Post-secondary Deaf Education

Key words: Information/Research Studies

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Date: Wed, 5 Jun 1996 19:24:59 +0800

Reply-To: A Practical Discussion List Regarding Deaf Education

Sender: A Practical Discussion List Regarding Deaf Education

From: Harry Blackmore

Subject: Post-secondary Deaf Education

Comments: cc: habla@earth.rlcc.com.au

To: Multiple recipients of list EDUDEAF

I would be grateful if anyone could help me with information I am seeking about post-secondary education for prelingually, profoundly deaf students.

My purpose is to consider ways and means of helping gifted deaf students in Western Australia towards realising their higher educational potential.

In his book, "Educating the Deaf, Psychology, Principles, and Practices" (1978 ed.), American Professor Donald Moores made the comment that

"Evidence suggests few deaf individuals have graduated from (universities) over the years and that the majority of those who have were in reality hard of hearing or postlingually deaf."

he added that

"It is doubtful that any postsecondary program, no matter how exemplary, can overcome the inadequate education most deaf individuals receive in the early intervention, elementary, and secondary years."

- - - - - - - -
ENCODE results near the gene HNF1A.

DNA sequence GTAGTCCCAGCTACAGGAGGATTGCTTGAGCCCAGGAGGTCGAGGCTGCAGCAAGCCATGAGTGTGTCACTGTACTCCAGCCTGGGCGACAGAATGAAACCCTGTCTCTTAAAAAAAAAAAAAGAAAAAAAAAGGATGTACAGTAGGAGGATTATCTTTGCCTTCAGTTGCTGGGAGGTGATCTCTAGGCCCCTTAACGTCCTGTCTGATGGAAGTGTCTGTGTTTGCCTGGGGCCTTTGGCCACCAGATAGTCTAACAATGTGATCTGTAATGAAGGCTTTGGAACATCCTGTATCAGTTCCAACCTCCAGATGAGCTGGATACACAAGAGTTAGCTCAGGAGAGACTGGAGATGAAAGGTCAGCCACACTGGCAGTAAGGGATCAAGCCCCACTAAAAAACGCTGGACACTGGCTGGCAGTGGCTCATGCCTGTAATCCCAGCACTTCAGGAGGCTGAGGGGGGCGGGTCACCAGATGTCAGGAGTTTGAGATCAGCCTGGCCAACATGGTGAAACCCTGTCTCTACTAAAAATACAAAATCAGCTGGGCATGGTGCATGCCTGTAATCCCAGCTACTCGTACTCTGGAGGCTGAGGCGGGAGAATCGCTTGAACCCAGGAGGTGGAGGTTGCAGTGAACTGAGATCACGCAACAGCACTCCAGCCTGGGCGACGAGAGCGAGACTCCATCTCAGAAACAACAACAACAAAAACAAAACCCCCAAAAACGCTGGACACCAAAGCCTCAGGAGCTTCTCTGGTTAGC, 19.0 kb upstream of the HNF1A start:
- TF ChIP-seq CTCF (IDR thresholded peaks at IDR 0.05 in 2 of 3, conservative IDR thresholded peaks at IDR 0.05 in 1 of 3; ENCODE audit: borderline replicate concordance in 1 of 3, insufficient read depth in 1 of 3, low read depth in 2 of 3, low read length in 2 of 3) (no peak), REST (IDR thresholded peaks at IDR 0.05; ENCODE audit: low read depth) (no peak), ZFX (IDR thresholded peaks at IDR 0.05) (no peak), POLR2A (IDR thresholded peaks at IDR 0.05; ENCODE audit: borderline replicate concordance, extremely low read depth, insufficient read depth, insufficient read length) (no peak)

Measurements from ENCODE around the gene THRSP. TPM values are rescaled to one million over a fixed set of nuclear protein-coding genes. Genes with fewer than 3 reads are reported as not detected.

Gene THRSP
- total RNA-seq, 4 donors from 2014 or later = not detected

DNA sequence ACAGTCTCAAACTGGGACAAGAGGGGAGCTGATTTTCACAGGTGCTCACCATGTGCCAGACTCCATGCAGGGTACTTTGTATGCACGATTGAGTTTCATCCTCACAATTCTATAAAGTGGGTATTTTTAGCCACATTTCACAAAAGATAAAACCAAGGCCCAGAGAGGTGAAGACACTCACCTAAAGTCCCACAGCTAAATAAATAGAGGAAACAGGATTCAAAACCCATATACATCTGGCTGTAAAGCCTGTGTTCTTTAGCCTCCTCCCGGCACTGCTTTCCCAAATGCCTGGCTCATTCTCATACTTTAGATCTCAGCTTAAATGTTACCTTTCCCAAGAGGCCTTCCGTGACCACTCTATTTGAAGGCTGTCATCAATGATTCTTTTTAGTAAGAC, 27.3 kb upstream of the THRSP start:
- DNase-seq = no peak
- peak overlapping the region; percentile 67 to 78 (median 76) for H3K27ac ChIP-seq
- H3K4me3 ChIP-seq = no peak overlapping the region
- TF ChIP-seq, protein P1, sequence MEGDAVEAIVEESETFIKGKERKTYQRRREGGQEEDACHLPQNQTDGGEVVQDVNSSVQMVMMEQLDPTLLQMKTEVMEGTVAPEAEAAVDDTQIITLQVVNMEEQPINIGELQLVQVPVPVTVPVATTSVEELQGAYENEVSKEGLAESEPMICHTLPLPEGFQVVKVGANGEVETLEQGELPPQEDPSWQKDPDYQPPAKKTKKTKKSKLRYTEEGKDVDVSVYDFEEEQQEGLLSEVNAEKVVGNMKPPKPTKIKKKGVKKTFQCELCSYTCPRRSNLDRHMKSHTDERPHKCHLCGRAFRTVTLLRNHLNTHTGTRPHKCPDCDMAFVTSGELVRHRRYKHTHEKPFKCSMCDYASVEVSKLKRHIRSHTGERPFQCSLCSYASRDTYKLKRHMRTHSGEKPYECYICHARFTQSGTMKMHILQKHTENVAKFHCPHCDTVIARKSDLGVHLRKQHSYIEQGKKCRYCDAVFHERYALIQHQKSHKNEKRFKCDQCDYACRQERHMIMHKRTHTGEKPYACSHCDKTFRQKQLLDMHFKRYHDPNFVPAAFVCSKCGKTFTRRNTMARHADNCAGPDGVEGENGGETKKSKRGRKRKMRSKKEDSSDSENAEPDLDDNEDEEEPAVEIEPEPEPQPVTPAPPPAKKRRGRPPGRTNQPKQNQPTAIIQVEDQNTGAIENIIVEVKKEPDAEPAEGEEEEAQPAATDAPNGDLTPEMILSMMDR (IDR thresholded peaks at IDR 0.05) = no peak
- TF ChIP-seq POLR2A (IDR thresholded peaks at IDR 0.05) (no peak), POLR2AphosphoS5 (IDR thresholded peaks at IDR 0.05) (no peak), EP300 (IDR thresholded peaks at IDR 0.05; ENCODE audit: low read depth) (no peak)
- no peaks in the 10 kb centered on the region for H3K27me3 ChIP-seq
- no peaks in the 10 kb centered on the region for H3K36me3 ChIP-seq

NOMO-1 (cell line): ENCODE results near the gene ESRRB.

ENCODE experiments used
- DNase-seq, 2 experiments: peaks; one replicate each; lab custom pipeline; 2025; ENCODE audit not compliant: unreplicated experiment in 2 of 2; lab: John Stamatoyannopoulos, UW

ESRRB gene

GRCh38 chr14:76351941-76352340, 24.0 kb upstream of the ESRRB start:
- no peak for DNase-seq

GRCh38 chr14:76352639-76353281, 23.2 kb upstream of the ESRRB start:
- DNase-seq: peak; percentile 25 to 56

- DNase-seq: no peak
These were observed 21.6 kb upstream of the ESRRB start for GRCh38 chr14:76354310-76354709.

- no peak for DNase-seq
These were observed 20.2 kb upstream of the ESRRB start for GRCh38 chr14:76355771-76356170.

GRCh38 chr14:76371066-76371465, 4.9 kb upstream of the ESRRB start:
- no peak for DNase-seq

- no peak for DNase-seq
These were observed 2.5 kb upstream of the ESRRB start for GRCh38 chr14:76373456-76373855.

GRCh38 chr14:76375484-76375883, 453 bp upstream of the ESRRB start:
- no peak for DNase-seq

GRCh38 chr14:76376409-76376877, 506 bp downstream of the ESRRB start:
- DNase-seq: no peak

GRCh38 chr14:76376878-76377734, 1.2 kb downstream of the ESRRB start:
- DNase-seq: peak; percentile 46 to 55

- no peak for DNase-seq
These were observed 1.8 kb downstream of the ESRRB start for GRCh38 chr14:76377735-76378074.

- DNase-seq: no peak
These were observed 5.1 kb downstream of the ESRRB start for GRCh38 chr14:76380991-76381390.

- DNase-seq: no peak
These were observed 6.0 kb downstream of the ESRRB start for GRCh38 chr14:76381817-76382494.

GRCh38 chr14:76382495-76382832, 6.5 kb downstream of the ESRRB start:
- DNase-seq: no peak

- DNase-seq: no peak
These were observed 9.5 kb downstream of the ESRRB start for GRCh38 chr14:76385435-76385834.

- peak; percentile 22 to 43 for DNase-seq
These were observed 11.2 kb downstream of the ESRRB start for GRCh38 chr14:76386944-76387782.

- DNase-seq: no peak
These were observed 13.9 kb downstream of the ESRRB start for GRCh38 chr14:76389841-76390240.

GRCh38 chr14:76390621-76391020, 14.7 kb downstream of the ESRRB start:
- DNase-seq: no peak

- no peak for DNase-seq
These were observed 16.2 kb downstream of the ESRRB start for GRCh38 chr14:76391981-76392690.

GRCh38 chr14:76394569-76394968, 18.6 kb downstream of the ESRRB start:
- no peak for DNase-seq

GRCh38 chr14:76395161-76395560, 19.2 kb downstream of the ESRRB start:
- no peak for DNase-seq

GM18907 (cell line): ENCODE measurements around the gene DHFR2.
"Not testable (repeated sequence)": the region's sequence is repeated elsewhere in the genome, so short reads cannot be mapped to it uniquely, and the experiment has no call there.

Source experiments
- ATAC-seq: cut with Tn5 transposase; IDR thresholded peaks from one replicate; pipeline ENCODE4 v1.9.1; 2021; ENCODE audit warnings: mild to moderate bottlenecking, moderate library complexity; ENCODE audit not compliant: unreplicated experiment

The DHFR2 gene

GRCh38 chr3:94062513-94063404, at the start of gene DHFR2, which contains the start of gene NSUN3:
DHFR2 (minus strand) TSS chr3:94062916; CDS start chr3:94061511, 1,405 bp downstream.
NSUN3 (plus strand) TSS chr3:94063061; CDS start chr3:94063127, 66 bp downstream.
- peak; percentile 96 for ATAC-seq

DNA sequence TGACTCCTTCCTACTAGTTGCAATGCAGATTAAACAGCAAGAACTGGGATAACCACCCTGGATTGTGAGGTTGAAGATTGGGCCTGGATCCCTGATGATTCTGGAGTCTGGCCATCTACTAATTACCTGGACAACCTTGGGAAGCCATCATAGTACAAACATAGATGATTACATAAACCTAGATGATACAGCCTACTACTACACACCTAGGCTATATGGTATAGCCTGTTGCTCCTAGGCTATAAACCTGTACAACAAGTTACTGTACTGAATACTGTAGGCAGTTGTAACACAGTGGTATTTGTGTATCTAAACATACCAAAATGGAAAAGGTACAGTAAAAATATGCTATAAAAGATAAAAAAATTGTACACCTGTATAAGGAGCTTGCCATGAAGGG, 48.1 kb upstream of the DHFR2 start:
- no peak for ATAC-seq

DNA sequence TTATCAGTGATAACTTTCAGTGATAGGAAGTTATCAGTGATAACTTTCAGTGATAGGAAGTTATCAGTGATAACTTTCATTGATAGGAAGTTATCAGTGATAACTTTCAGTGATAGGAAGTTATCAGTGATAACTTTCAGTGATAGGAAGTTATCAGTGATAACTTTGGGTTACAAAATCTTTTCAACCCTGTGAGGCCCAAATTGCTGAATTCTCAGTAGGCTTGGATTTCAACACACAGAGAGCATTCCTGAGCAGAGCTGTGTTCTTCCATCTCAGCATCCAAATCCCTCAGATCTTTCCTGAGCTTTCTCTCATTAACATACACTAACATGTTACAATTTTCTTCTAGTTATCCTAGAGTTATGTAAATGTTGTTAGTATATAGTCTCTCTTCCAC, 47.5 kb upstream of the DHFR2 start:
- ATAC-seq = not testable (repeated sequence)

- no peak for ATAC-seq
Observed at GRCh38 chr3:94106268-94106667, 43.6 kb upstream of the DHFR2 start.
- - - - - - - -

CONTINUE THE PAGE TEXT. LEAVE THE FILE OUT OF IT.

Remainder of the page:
1. These comments were made in 1978, and I would like to know what pre-tertiary programs of education for prelingually, profoundly deaf children are now meeting the challenge implied in Professor Moores' remarks.

2. What reviews have been done on past prelingually, profoundly deaf school-leavers proceeding to tertiary education? In other words, do pre-tertiary education units carry out quality assurance reviews on the effectiveness of their performance?

3. Of prelingually, profoundly deaf graduates from tertiary education institutions I wish to know:
a) Were they reading before the age of six years?
b) Were they avid readers throughout childhood?
c) What pre-tertiary teaching methods applied? (e.g., oral, cued speech, manual)
d) What do they believe prepared them best for tertiary education?
e) How did they cope with tertiary lectures? (e.g., interpreters, note-takers, speech-reading skills, printed lecture notes, etc.)
f) What suggestions for any improvements do they offer from their own experience?

All information received will be treated confidentially, and the general collation from such for publication, together with due acknowledgements, will be made available to any who request it.

Harry Blackmore
Vice-President
Western Australian School for Deaf Children Inc. 1896-1996

Dr Harry Blackmore
+61 9 245 1474 Mail: 43 Newborough St, Scarborough, Western Australia, 6019

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Date: Wed, 5 Jun 1996 07:44:31 CST